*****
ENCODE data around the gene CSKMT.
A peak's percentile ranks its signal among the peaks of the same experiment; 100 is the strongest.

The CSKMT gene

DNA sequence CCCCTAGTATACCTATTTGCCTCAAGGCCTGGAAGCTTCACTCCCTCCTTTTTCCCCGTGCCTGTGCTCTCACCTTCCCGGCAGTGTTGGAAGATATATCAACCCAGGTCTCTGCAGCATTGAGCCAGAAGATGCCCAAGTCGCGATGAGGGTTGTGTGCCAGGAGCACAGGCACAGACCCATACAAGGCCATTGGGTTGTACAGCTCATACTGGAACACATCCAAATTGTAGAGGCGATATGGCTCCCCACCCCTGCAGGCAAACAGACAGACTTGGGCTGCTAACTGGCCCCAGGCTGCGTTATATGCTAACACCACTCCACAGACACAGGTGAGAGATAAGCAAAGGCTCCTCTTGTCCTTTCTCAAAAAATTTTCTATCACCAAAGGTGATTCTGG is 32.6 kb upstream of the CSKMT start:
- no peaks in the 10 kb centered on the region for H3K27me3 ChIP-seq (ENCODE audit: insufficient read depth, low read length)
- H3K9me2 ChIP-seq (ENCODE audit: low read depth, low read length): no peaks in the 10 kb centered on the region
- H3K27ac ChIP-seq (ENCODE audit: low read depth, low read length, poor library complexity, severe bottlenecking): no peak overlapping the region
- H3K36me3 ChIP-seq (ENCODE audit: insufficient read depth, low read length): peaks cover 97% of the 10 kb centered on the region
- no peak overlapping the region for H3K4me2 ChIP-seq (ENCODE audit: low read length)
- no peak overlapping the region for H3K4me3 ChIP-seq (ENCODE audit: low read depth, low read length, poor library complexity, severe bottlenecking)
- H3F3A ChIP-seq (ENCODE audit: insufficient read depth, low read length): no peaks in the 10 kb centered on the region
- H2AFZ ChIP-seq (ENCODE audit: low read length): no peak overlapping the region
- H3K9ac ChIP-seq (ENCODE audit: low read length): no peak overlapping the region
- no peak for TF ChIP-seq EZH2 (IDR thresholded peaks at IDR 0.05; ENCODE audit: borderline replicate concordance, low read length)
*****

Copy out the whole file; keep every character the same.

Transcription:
ENCODE data around the gene CSKMT.
A peak's percentile ranks its signal among the peaks of the same experiment; 100 is the strongest.

The CSKMT gene

DNA sequence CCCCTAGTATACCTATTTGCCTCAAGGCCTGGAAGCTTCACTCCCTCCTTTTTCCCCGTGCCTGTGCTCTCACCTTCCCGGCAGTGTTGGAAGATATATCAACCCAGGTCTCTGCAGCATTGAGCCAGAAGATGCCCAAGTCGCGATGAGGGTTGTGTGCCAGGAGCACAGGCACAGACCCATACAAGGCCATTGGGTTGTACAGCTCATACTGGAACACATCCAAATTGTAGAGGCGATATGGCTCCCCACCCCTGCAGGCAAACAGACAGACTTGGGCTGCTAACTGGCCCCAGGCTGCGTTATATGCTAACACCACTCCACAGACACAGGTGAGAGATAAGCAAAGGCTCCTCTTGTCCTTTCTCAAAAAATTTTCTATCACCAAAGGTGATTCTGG is 32.6 kb upstream of the CSKMT start:
- no peaks in the 10 kb centered on the region for H3K27me3 ChIP-seq (ENCODE audit: insufficient read depth, low read length)
- H3K9me2 ChIP-seq (ENCODE audit: low read depth, low read length): no peaks in the 10 kb centered on the region
- H3K27ac ChIP-seq (ENCODE audit: low read depth, low read length, poor library complexity, severe bottlenecking): no peak overlapping the region
- H3K36me3 ChIP-seq (ENCODE audit: insufficient read depth, low read length): peaks cover 97% of the 10 kb centered on the region
- no peak overlapping the region for H3K4me2 ChIP-seq (ENCODE audit: low read length)
- no peak overlapping the region for H3K4me3 ChIP-seq (ENCODE audit: low read depth, low read length, poor library complexity, severe bottlenecking)
- H3F3A ChIP-seq (ENCODE audit: insufficient read depth, low read length): no peaks in the 10 kb centered on the region
- H2AFZ ChIP-seq (ENCODE audit: low read length): no peak overlapping the region
- H3K9ac ChIP-seq (ENCODE audit: low read length): no peak overlapping the region
- no peak for TF ChIP-seq EZH2 (IDR thresholded peaks at IDR 0.05; ENCODE audit: borderline replicate concordance, low read length)